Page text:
Saucer barrow 100m south west of Knowstone Moor Cross
- Heritage Category:
- Scheduled Monument
- List Entry Number:
- Date first listed:
- Date of most recent amendment:
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This copy shows the entry on 15-Sep-2019 at 17:12:00.
The building or site itself may lie within the boundary of more than one authority.
- North Devon (District Authority)
- National Grid Reference:
- SS 83484 21872
Reasons for Designation
Saucer barrows are funerary monuments of the Early Bronze Age, most examples
dating to between 1800 and l200 BC. They occur either in isolation or in
barrow cemeteries (closely-spaced groups of round barrows). They were
constructed as a circular area of level ground defined by a bank and internal
ditch and largely occupied by a single low, squat mound covering one or more
burials, usually in a pit. The burials, either inhumations or cremations, are
sometimes accompanied by pottery vessels, tools and personal ornaments. Saucer
barrows are one of the rarest recognised forms of round barrow, with about 60
known examples nationally, most of which are in Wessex. The presence of grave
goods within the barrows provides important evidence for chronological and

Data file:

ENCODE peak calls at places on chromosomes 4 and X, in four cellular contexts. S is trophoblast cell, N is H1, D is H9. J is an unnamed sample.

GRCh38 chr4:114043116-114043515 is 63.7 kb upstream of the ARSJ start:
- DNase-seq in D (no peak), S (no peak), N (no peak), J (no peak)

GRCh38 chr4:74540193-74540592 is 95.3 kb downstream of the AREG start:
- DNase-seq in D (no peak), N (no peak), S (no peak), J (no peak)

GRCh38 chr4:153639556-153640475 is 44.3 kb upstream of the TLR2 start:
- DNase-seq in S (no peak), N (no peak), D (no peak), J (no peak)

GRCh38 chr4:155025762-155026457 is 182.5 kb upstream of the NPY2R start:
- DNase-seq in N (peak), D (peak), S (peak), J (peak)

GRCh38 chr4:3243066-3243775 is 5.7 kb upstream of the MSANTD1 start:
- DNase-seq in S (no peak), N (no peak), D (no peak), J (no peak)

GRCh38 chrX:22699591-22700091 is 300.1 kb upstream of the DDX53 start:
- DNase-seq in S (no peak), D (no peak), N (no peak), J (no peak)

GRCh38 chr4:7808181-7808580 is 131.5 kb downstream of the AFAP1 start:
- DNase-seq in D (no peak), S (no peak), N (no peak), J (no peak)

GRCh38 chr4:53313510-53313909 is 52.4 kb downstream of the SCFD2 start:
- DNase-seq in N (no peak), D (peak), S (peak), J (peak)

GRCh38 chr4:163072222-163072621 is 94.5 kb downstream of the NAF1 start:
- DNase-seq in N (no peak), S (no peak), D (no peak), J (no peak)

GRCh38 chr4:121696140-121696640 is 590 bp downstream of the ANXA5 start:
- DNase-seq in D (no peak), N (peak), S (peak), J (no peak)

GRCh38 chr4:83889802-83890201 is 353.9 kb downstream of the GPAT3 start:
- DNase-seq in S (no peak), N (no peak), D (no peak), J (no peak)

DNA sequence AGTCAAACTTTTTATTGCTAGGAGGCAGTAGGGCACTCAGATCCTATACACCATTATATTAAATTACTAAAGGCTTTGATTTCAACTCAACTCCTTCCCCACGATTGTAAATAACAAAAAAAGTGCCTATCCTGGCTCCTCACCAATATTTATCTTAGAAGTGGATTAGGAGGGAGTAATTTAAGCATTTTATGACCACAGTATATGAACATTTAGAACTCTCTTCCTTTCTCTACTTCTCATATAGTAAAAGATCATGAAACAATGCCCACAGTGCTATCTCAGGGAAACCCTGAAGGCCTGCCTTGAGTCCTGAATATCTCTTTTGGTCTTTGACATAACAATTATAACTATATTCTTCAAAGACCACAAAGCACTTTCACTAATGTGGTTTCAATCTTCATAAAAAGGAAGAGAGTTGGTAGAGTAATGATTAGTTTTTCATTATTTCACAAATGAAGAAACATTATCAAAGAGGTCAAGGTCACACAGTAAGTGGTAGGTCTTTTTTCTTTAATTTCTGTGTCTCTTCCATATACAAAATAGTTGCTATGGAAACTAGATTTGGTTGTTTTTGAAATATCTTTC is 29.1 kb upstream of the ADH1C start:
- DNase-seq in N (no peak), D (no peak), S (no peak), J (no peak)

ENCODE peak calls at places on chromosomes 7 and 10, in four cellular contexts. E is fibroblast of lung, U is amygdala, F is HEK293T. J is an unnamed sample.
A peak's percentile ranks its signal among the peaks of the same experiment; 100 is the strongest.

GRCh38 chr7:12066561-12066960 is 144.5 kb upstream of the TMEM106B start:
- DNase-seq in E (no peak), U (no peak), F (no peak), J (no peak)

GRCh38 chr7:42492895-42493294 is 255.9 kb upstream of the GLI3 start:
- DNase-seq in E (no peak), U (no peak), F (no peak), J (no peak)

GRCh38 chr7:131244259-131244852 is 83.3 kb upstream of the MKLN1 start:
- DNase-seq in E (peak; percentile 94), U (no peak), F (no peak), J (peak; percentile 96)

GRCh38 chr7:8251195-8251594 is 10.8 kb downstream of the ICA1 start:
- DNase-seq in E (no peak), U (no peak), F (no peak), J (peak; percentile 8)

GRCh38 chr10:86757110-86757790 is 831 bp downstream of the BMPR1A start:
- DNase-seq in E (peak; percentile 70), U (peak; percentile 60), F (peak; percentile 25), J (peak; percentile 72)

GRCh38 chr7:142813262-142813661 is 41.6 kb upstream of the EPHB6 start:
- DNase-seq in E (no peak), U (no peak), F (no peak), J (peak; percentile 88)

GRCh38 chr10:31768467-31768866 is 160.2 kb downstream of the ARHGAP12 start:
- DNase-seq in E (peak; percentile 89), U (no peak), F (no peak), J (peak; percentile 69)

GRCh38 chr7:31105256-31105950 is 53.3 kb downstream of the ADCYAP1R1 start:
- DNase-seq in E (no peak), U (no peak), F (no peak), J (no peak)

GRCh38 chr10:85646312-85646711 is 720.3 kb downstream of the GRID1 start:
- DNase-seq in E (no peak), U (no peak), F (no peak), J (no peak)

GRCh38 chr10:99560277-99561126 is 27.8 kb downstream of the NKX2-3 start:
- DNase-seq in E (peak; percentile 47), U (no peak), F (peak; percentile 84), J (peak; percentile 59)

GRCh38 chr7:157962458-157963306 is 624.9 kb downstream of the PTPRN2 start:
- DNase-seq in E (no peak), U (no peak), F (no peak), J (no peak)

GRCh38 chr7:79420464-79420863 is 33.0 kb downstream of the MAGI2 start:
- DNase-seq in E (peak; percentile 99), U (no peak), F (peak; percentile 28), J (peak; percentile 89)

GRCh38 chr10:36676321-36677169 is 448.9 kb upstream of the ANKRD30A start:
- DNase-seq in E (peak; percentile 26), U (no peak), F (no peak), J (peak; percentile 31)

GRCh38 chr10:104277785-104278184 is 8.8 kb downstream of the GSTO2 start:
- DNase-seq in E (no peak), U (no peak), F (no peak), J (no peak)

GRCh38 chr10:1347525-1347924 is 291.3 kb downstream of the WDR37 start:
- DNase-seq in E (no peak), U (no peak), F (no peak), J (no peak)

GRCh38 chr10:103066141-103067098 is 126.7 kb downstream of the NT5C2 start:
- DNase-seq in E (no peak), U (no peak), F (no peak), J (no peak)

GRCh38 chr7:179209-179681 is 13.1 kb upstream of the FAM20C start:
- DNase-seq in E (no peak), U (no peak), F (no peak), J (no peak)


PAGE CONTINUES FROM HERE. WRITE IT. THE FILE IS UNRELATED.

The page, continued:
cultural links amongst prehistoric communities over a wide area of southern
England as well as providing an insight into their beliefs and social
organisation. As a rare and fragile form of round barrow, all identified
saucer barrows would normally be considered to be of national importance.
The saucer barrow 100m south west of Knowstone Moor Cross survives well and maintains many of its original features. It will also contain archaeological and environmental information relating to both the monument and its surrounding landscape.
This monument includes a saucer barrow which is situated on a high upland
ridge known as Knowstone Inner Moor which overlooks the valley of a tributary
to the Sturcombe River.
The monument survives as a circular mound 5.7m in diameter and up to 1m high,
surrounded by an inner ditch up to 1.3m wide and 0.5m deep. Beyond this is an
outer bank which measures 9.6m wide and up to 0.6m high. The outer quarry
ditch from which material to construct the mound was derived survives as a
buried feature defined by a wet flat area up to 4m wide, visible most clearly
on the eastern side.
MAP EXTRACT The site of the monument is shown on the attached map extract. It includes a 2 metre boundary around the archaeological features, considered to be essential for the monument's support and preservation.
The contents of this record have been generated from a legacy data system.
- Legacy System number:
- Legacy System:
Devon County Sites and Monuments Register, SS82SW12, (1983)
This monument is scheduled under the Ancient Monuments and Archaeological Areas Act 1979 as amended as it appears to the Secretary of State to be of national importance. This entry is a copy, the original is held by the Department for Digital, Culture, Media and Sport.
End of official listing